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Monday, January 6, 2014

Indie Review - Clarity

Clarity, is the first book in the "Epsilon" series of dystopian science fiction stories R. James Stevens is currently writing.  I met Mr. Stevens on twitter and he gifted a copy of Clarity to me for an honest review.  You can find the book on Amazon.  You can also view his blog here.
Discovery. Salvation. Redemption.
Three individuals; three separate paths. All will be irreversibly entwined as they search for the answers in an attempt to reassemble the pieces of their broken lives. But will they find what they seek, or will they stumble upon the devastating truth that lies just beyond their reach?
The Epsilon series explores the events seven years after the catastrophic death of a technological society.
The first installment, Clarity, begins in 2084 and focuses both forward and back on the raw, emotional journeys of former friends and partners. Will they band together to help right wrongs and restore order to the scattered remnants of the populace? Or will their quests for individual fulfillment tear apart an already worn bond?
While not their primary concern, Clarity is indeed what they will find. 
It was the right thing to do... one of the main characters in Clarity, Brigadier Stroud, says this to justify his actions throughout the book.  On the surface, I agreed with him.  Put in dark, unwinnable situations, he tried his best to let his conscience lead him.  He breaks protocol and shuns orders to save innocents.  Yet many times, doing "the right thing" led to unspeakable tragedy. 
This is the darkness of the world R. James Stevens created in his "Epsilon" series.  70 years from now, the URA (United Republic of Americas), a nation uniting both American continents, is gone.  Destroyed by a cataclysm the book only hints at, those still alive fend for themselves in a broken landscape, filled with the remnants of a past technological super power.  The world of Clarity is both dark and believable.  It is obvious Mr. Stevens put significant effort into building this world and has a lot of back story still to reveal in future books.

Mr. Stevens is unapologetic with his form of story telling in Clarity, which can be jarring at times.  I was reminded of the TV show "Lost", as the book jumps around often with numerous flashbacks, while leaving the reader guessing as to what is really going on.  I admit, this built up the suspense, but at times frustrated.  Many scenes left out the details of what a character saw or thought, even though the scene was written from that character's point of view, as a way to keep the reader guessing.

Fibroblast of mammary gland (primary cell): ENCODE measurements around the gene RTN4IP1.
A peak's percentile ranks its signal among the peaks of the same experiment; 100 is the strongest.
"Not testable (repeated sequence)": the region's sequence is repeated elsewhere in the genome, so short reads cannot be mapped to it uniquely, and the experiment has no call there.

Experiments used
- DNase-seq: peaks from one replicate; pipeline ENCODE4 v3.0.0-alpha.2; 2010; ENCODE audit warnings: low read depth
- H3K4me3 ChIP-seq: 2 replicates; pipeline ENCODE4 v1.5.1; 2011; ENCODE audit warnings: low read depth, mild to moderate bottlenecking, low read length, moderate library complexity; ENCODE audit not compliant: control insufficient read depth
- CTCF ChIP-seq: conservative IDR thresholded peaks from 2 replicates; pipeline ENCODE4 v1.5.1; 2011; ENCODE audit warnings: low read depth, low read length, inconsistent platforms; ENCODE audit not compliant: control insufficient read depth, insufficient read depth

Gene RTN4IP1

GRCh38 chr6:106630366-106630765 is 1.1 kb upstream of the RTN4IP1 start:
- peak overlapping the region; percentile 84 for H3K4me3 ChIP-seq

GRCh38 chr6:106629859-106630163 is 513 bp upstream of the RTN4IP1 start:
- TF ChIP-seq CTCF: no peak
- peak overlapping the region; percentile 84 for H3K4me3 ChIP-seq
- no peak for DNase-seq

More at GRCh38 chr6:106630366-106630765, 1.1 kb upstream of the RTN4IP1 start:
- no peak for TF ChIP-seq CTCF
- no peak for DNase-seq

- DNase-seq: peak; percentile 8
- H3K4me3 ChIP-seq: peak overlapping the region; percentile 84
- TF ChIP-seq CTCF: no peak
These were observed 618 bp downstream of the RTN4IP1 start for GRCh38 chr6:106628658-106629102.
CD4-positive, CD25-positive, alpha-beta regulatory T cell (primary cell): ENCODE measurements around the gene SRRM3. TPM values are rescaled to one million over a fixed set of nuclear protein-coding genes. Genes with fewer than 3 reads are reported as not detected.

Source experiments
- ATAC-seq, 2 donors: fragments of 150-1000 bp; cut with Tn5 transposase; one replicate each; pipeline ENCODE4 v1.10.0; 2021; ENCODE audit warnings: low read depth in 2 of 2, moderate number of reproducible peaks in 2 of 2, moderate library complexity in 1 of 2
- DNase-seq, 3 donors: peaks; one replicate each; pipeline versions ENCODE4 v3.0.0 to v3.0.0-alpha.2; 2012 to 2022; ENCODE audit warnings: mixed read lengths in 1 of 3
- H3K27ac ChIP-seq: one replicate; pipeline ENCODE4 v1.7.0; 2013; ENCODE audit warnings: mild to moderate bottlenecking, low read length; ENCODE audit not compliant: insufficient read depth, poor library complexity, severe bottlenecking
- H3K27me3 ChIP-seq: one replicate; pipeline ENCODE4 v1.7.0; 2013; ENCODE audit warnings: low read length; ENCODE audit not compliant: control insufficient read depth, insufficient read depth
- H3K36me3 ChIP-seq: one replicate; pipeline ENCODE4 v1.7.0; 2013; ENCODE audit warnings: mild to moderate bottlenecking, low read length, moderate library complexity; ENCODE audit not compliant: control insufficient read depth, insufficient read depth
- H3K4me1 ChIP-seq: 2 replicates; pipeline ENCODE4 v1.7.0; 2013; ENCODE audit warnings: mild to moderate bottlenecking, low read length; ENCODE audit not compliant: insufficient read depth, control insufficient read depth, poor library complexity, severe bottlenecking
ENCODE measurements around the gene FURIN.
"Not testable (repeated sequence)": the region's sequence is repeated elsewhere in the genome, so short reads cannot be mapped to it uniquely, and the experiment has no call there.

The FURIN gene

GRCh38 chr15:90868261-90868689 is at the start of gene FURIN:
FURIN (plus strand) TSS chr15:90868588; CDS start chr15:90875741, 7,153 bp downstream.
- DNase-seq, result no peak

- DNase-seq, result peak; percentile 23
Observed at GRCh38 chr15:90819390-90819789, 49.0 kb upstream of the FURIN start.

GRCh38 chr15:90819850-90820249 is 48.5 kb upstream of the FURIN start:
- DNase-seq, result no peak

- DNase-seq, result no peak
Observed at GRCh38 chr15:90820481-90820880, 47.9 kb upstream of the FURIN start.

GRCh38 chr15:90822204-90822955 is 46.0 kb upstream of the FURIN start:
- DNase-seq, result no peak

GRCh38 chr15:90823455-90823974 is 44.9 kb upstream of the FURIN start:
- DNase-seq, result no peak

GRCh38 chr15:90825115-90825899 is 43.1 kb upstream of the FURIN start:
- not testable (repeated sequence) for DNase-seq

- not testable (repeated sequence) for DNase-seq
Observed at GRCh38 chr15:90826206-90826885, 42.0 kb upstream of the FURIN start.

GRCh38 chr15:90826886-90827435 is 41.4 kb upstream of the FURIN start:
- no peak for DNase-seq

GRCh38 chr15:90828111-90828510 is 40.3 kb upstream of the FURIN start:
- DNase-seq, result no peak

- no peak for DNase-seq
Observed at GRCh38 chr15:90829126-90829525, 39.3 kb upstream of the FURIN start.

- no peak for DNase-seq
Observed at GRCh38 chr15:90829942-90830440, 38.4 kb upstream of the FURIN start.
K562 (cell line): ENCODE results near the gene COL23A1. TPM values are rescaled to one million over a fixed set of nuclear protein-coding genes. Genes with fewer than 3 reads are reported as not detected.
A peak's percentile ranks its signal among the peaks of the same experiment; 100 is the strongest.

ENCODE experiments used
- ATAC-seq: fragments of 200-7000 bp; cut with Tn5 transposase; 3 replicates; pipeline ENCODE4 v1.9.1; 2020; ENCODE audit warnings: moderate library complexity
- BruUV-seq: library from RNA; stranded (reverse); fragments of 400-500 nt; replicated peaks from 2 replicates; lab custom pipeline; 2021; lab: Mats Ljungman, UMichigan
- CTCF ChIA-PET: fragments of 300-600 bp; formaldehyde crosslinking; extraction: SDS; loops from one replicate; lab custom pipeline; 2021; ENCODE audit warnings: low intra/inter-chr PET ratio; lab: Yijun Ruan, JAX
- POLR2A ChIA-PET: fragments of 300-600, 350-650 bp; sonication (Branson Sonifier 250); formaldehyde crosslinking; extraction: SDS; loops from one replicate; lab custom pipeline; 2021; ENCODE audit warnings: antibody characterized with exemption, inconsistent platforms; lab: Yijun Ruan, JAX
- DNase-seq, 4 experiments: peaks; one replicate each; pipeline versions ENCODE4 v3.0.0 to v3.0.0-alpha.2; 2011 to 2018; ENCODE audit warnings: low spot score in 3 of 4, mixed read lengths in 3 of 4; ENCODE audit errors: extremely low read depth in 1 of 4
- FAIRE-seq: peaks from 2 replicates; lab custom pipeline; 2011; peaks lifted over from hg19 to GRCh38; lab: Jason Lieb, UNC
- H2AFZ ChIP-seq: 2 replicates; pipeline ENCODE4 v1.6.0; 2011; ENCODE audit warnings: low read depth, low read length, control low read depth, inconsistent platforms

The book is much longer than the other IndiePub books I reviewed in the past, but at 500 pages, it is by no means overwhelming.

I was most impressed by the action scenes in the book.  The story is full of brawls, military engagements, and heists, and Mr. Stevens imaginatively choreographs each.  They kept me guessing, pulled me in and kept me wanting more throughout the story. 

In between the action, the book slows at times.  I feel like the author could have edited these scenes to tighten them up more.  I would suggest looking at a book like Rayne Hall's The Word Loss Diet to help these parts of the story flow better, and remove unneeded words that slow down the prose.

I commend Mr. Stevens for finishing and publishing Clarity, a dystopian sci-fi novel that looks at a world torn apart by the technology it trusted.  It is dark and gritty, and I believe gives a believable glimpse of the human condition.  The action is solid and pulls you in and keeps you guessing, even if at times the story telling can slow down and confuse.  I can tell Mr. Stevens has a lot more to say about the world of the "Epsilon" series, and I encourage him to continue. 

For anyone looking for science fiction in a dark dystopian future (one of my favorite genres), I recommend Clarity and the future stories of the "Epsilon" series.

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